Foreign currency inflow into the Nigeria’s oil and gas sector has dropped from the $201.14 million it recorded during the first quarter of 2014 to $8.09 million in the second quarter of 2016.
This was contained in the capital importation by sector report by the National Bureau of Statistics (NBS) Wednesday .
Besides, during the period under review, oil production was estimated at 1.69million barrels per day (mbpd), 0.42 million barrels per day lower from production in first Quarter of 2016.
As a result of drop in crude oil production, real growth in the sector was negative at 17.48 per cent in the period under review.
According to the report, servicing sector and production sector recorded the highest capital importation of $130.98 million and $92.62 million respectively.
It stated that in the second quarter of 2016 the value of share capital imported was estimated to be $202.70 million, which as for capital importation as a whole sets the record for the lowest value for the second consecutive quarter.
The report noted that the figure represents a decline of 16.77 per cent relative to the previous quarter and a decline of 84.17 per cent relative to the same quarter of 2015. This is a smaller year on year decline than in the previous quarter, in which it was 87.41 per cent.
NBS data showed that share capital accounted for 31.32 per cent of total capital imported, less than half its share in the second quarter of 2015 of 70.41 per cent and the lowest level in seven years. Nevertheless, share capital still accounts for a larger proportion of total imported capital than any individual sector.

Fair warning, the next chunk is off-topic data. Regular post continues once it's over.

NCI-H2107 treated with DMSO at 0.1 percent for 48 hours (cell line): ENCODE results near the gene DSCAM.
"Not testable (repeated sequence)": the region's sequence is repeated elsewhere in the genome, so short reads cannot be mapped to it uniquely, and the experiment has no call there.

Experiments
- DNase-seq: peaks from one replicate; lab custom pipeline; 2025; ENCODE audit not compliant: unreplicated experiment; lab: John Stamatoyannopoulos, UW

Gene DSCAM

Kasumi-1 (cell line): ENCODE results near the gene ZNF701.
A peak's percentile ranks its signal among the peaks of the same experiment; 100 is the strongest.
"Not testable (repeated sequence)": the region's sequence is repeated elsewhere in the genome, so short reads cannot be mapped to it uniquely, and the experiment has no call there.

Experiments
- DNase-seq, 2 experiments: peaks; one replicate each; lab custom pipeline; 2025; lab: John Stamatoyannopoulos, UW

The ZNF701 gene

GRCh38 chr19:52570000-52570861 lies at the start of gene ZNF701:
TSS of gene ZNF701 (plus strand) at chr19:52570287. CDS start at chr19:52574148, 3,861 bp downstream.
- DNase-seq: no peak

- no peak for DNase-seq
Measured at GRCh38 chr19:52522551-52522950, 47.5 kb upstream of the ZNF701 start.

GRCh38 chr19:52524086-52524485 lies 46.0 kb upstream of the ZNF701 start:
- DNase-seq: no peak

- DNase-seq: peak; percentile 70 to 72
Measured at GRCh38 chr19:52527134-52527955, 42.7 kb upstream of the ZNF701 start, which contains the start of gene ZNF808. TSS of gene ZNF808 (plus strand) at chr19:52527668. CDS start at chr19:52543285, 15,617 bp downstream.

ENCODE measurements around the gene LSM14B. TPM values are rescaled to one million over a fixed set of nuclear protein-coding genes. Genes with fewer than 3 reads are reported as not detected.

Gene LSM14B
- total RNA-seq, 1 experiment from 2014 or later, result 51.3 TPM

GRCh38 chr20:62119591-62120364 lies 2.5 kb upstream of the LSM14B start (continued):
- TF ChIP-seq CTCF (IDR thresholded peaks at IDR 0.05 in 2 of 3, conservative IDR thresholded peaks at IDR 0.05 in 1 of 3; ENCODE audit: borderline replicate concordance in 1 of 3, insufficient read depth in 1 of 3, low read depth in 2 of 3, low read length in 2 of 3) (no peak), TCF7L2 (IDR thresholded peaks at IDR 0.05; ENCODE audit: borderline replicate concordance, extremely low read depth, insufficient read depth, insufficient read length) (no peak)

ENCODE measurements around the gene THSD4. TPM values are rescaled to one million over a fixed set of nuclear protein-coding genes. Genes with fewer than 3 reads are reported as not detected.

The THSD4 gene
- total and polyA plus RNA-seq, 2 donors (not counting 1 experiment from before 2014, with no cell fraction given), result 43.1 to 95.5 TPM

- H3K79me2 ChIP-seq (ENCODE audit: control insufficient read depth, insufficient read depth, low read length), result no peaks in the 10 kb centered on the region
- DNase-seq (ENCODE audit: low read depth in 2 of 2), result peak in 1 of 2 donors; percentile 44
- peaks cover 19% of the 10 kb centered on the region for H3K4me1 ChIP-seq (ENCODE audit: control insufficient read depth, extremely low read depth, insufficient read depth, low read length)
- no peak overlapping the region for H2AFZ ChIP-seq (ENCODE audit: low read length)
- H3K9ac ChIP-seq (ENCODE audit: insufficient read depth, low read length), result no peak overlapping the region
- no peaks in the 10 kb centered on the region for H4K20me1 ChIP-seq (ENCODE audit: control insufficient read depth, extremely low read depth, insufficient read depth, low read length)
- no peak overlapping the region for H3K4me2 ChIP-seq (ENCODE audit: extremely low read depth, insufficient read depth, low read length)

It noted that for the first time on record, the sector to import the largest amount of capital was servicing, which accounted for $130.98 million, or 20.24 per cent of the total.
This follows a large increase relative to both the second quarter of 2015 when the value was $12.83 million, and the previous quarter when the value was $55.05 million. In all previous quarters, the sector to import the most capital had been banking, financing, production or telecommunications.
It added: “For the second consecutive quarter, Production was the sector to import the second largest amount of capital. This sector imported $92.62 million, equivalent to 14.31 per cent of the total, following a quarterly increase of $14.86 million, or 19.10 per cent.
“Year on year, capital imported by the Production sector increased by 80.92 per cent.
There were six sectors to record no capita importation in the second quarter of 2016, two more than in the previous quarter. In addition, half of the 20 sectors recorded a decline in the amount of capital imported relative to the previous quarter.
The largest fall was in the Electrical sector, which recorded $61.32 million less. By contrast, Telecommunications recorded the largest increase, and imported $64.10 million more than in the previous quarter.”
It said that growth declined by 10.68 per cent points and 15.59 per cent points relative to growth in the second quarter of 2015 and first quarter of 2016 respectively.
It noted that oil production was also lower relative to the corresponding quarter in 2015 by 0.36 million barrels per day when output was recorded at 2.05mbpd.